The Planning Board and selectmen will appoint a replacement to serve until 2011. The Planning Board associate member seat is also vacant.
Mesnick's letter of resignation effusively praised officials who had vigorously supported the Town Center, including former selectmen Michael Tichnor and Bill Whitney, SOSWayland leaders Lisa Valone and Cynthia Lavenson, and such highly visible Town Center activists as Allison Moore, Chris Reynolds and Betsy Connolly.
HISTORIC DISTRICT COMMISSIONERS FACE HOSTILE QUESTIONS
Selectman Joe Nolan didn't mince words when he began questioning three members of the Historic District Commission seeking reappointment on June 21. He said he had kicked himself after reappointing some office holders in the past and was inclined to appoint new people to the HDC. Other selectmen were equally aggressive.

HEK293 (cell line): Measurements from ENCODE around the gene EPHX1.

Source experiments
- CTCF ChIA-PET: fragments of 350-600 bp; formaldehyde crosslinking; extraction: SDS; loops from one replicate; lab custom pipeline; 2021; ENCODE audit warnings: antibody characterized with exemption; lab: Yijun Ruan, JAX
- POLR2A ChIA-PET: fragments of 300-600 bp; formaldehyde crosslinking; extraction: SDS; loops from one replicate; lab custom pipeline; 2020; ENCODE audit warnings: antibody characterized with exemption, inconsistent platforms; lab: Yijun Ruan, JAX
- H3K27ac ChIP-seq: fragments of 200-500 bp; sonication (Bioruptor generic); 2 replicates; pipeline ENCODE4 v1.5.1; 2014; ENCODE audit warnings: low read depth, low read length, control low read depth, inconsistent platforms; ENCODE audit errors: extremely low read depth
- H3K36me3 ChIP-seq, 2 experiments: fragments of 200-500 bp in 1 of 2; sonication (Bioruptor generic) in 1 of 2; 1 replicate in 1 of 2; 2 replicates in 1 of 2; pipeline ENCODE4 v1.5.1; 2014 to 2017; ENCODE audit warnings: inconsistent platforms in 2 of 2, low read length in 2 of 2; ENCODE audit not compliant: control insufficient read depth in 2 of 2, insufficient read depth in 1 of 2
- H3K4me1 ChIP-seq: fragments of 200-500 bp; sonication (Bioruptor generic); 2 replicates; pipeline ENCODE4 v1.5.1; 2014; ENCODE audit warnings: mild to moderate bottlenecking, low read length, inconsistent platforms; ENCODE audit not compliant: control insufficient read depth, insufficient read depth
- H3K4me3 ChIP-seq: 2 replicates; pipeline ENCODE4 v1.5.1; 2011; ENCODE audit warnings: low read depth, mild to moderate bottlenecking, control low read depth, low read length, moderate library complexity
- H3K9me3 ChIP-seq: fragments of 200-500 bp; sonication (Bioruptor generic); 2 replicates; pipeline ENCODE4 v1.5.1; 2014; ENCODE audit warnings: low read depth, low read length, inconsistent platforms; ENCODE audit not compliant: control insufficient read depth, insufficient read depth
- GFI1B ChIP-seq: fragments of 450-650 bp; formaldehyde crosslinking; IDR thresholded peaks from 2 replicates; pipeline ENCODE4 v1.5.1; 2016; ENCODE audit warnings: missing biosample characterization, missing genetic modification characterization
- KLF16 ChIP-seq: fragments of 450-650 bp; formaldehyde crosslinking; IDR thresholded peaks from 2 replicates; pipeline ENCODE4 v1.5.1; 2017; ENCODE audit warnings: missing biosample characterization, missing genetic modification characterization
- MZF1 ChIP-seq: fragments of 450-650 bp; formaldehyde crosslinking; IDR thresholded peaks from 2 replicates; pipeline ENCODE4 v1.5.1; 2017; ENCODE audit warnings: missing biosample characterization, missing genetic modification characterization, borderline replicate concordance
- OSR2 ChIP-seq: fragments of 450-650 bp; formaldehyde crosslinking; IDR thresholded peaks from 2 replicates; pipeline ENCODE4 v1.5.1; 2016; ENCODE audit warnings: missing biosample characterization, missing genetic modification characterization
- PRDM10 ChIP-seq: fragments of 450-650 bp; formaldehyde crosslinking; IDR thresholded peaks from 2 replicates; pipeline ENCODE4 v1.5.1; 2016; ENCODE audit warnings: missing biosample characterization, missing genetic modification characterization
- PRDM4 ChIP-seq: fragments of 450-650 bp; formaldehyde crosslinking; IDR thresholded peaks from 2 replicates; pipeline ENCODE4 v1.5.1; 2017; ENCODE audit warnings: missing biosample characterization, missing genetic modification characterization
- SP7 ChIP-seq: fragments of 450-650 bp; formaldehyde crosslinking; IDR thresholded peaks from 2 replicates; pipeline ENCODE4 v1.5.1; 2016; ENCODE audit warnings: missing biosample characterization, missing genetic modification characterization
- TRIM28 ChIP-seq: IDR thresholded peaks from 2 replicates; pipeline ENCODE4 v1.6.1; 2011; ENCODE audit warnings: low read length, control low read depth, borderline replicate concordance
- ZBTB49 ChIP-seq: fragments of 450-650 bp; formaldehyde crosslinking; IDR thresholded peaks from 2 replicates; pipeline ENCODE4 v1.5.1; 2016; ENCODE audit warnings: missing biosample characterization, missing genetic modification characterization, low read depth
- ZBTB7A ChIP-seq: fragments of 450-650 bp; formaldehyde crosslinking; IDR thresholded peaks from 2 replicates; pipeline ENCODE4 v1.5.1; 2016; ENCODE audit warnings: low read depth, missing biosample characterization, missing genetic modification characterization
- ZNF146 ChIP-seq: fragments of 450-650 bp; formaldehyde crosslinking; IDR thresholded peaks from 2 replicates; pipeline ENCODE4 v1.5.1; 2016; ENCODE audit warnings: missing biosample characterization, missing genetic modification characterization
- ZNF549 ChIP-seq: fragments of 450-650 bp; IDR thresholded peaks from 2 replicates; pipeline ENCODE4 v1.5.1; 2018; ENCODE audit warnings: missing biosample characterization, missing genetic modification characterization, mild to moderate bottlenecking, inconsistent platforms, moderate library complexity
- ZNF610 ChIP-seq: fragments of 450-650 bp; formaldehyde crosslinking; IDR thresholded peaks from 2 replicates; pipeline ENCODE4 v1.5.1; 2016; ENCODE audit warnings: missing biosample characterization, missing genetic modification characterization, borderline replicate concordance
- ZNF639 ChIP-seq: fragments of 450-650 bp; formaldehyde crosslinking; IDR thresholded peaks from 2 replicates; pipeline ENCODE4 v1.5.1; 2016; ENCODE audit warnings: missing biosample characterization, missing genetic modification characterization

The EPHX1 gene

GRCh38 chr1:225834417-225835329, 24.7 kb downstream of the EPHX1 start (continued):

At issue is the HDC's permit to allow Twenty Wayland to widen roads in the Wayland Center Historic District only if it shown that increased traffic makes the disfigurement of the district necessary. The selectmen are particularly upset that when the HDC found itself without counsel to fight a lawsuit by the developer it hired its own pro bono lawyer.
The case has yet to be decided.
Margery Baston said that the Commission had no choice when the deadline for responding to the suit was near and they learned on the Friday of Labor Day weekend in 2009 that Town Counsel Mark Lanza couldn't represent them. Town Administrator Fred Turkington jumped into the discussion to assert that Lanza didn't have a conflict of interest as the commissioners believed but had advised settling the case, which he said the HDC refused to do.